Throughout most of the 1990s, there was a sitcom on TV called The Nanny. It starred Fran Drescher as a horrifically annoying woman who brayed like a donkey while taking care of a wealthy British man’s children. The series was relatively popular, primarily among the deaf and hard-of-hearing, and at the height of its fame is when Drescher’s The Beautician and the Beast was released in theaters. It tanked — probably because everyone knew it was going to be just like The Nanny, which they could watch at home for free, and without having to admit to anyone that they were watching it.
Another reason it tanked: It was called The Beautician and the Beast. Isn’t it nice how sometimes you can tell a movie is bad just by its title? When you hear the description, it becomes even more obvious: Drescher plays a New York hairstylist who is mistaken for a teacher and hired by the president of an Eastern European country to educate his children. It’s like The Sound of Music, but with Capt. Von Trapp played by Boris Badenov and Maria played by a goat. Or it’s like The King and I, only instead of being overlong, racist, and condescending, it’s merely stupid.
Stupidity propels most of the plot. Indeed, without stupidity, the film would cease to exist. It would be like subtracting skankiness from Lindsay Lohan. We begin in New York, where Joy Miller (Drescher) is a tacky Jewish girl in tacky clothes who teaches night-school hairstyling courses to people who also wish to be tacky. (Yes, you may rest assured that one of her pupils is flamboyantly gay.) One night someone stupidly sets a fire in the classroom, makes it worse through the use of further stupidity, and Joy’s picture winds up on the front page of the paper the next day.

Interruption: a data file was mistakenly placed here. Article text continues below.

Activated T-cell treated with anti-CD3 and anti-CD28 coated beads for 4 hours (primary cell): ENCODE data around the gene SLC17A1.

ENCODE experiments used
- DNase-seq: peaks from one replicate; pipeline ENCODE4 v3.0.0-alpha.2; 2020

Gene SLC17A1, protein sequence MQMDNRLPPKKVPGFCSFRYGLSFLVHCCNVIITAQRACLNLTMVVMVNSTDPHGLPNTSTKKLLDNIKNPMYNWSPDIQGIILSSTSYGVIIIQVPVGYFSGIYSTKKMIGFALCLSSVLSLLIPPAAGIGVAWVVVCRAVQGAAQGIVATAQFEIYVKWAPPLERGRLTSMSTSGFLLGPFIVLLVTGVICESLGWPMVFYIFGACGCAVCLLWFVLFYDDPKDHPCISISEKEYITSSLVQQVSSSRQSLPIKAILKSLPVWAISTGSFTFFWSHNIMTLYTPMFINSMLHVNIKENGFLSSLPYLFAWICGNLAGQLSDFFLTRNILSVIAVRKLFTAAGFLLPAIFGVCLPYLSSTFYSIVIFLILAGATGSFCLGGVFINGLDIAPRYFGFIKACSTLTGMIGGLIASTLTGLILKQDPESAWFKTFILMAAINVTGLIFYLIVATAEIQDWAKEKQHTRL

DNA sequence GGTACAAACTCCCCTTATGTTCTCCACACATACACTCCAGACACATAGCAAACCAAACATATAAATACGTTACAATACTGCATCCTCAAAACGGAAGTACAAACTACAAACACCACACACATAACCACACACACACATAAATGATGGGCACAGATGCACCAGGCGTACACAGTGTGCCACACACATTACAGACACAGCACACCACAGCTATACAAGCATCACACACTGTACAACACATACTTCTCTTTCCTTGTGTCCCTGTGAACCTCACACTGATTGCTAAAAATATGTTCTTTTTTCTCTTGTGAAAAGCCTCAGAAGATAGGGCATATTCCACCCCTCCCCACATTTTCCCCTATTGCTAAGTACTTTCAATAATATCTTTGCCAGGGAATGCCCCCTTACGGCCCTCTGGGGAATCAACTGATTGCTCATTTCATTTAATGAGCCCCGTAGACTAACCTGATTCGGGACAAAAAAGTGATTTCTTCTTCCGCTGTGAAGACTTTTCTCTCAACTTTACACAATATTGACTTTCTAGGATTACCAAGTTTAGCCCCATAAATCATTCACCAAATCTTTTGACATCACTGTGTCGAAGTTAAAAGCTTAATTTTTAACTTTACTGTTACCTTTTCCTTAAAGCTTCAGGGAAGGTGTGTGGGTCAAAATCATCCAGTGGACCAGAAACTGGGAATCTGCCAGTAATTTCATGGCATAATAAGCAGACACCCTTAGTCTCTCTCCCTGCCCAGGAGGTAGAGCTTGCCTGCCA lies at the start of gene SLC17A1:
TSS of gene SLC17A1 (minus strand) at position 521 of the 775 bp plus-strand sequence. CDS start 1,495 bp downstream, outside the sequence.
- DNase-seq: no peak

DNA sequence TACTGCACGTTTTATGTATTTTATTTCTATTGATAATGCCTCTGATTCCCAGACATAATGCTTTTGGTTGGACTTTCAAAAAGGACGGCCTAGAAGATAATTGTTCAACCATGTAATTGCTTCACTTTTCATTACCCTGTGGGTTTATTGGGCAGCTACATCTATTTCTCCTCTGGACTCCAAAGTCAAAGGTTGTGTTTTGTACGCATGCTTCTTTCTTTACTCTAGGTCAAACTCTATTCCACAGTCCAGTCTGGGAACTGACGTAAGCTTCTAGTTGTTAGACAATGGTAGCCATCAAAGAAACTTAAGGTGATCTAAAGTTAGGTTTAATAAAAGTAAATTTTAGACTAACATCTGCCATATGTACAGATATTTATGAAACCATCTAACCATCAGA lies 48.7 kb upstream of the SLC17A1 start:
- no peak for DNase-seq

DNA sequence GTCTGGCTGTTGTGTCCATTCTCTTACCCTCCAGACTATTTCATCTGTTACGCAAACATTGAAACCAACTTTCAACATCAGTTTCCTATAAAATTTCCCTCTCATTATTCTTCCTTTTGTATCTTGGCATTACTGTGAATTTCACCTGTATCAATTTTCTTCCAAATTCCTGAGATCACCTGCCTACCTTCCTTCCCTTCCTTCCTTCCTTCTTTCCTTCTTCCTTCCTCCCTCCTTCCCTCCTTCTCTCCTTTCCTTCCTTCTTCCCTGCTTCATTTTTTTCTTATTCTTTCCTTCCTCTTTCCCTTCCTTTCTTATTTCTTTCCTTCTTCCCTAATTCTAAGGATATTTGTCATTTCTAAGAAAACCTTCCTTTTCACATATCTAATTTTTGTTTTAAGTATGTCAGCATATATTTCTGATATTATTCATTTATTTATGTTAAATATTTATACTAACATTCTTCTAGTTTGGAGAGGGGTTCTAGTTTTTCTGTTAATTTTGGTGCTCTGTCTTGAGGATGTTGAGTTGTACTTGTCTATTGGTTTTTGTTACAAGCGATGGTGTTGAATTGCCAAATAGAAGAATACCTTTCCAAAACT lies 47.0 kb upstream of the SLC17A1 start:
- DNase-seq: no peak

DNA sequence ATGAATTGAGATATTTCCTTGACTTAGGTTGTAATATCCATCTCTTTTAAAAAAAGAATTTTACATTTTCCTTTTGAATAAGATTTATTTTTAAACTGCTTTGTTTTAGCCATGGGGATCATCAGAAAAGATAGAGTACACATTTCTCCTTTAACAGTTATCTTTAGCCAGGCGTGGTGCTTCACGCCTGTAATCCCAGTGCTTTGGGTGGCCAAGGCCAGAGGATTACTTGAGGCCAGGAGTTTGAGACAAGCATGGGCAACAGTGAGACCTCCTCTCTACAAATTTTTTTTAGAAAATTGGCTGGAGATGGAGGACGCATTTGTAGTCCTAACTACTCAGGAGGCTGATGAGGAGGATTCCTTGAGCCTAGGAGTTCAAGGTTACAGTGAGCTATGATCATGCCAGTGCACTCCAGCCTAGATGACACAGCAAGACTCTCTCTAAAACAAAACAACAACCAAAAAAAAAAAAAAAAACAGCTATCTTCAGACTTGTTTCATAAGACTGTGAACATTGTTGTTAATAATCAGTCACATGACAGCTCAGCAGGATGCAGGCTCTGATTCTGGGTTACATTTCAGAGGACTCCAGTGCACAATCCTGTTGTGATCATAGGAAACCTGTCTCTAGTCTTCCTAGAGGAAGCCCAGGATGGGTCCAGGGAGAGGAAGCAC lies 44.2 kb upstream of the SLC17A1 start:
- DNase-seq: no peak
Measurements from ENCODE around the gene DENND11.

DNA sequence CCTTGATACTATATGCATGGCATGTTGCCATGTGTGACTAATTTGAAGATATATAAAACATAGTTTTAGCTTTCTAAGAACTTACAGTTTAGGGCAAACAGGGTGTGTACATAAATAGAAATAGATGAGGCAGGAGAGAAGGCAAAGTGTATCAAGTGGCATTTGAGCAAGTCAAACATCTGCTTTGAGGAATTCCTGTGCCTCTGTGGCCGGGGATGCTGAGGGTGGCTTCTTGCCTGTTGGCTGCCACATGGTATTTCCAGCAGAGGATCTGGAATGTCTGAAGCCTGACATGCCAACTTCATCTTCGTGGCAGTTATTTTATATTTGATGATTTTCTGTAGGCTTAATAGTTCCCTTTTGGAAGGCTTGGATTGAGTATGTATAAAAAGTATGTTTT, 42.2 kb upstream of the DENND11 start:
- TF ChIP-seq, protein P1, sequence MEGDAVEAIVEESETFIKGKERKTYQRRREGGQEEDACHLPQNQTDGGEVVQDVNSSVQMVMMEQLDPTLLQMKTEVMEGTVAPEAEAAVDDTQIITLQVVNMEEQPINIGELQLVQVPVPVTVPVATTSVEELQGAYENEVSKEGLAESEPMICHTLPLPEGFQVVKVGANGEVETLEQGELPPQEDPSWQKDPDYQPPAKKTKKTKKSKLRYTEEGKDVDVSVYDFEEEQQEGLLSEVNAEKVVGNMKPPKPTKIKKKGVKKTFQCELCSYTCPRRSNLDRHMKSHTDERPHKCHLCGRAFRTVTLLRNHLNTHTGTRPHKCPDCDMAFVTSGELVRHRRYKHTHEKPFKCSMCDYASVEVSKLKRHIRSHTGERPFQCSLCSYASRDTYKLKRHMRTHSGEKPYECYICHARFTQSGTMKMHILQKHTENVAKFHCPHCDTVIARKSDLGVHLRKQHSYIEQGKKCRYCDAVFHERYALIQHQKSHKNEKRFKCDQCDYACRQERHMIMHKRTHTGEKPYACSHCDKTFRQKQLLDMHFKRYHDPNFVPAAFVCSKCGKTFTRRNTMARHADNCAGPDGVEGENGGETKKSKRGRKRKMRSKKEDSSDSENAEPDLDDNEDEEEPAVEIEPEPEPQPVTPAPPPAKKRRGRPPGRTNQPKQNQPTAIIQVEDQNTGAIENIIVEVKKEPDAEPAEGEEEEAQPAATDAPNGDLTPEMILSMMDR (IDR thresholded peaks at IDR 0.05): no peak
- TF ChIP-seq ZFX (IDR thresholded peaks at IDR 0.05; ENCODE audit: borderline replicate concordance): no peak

This catches the attention of Ira Grushinsky (Ian McNeice), who’s been sent to New York by the president of Slovetzia to find a teacher for his children. Ira’s tenuous grasp of the English language, not to mention his stupidity, leads him to believe Joy is a teacher-teacher, not a cosmetology teacher. He invites her back to Slovetzia to teach the kids. Joy fails to ask why the kids would need a beauty-school teacher, and Ira fails to ask her any questions about her qualifications. It isn’t until they are in Slovetzia and it’s too late that they realize they’ve misunderstood one another. Many farces rely on misunderstandings, of course, but this one is very special, because both parties have to be extra-stupid for it to be achieved. If even one party had just the slightest bit of common sense, the misunderstanding would have been averted and there would have been no movie.
So Joy is in Slovetzia (don’t look for it on a map) under false pretenses, and now she has to fake being a teacher. The president is Boris Pochenko (Timothy Dalton). He used to be a cruel communist dictator, but now the country is opening up. (And hey! Only seven years after the rest of Europe!) He wants to give his children a Western education … except that once Joy’s in the classroom, we see that no, he doesn’t want that. The textbooks are all full of nationalistic lies. For that matter, President Pochenko is still quashing dissidents and repressing free speech. He even lives in a castle that has a dungeon, and the dungeon is actually used. So maybe the country is still a communist dictatorship after all? Whatever their system of government is, it requires Pochenko to wear a Stalin-like mustache, so clearly reforms are desperately needed.